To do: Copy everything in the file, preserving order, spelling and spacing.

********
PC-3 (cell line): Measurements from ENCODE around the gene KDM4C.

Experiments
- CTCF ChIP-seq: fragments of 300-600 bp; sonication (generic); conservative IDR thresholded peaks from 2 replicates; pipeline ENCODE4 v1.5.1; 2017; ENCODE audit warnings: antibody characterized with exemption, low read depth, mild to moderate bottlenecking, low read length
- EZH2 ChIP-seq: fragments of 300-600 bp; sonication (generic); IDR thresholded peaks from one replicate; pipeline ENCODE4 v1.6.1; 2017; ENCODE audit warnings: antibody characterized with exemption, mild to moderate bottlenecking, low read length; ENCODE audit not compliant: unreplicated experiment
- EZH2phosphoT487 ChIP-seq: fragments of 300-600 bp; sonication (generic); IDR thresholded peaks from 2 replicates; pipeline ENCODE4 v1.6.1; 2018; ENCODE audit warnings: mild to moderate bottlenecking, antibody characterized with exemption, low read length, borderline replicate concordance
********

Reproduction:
PC-3 (cell line): Measurements from ENCODE around the gene KDM4C.

Experiments
- CTCF ChIP-seq: fragments of 300-600 bp; sonication (generic); conservative IDR thresholded peaks from 2 replicates; pipeline ENCODE4 v1.5.1; 2017; ENCODE audit warnings: antibody characterized with exemption, low read depth, mild to moderate bottlenecking, low read length
- EZH2 ChIP-seq: fragments of 300-600 bp; sonication (generic); IDR thresholded peaks from one replicate; pipeline ENCODE4 v1.6.1; 2017; ENCODE audit warnings: antibody characterized with exemption, mild to moderate bottlenecking, low read length; ENCODE audit not compliant: unreplicated experiment
- EZH2phosphoT487 ChIP-seq: fragments of 300-600 bp; sonication (generic); IDR thresholded peaks from 2 replicates; pipeline ENCODE4 v1.6.1; 2018; ENCODE audit warnings: mild to moderate bottlenecking, antibody characterized with exemption, low read length, borderline replicate concordance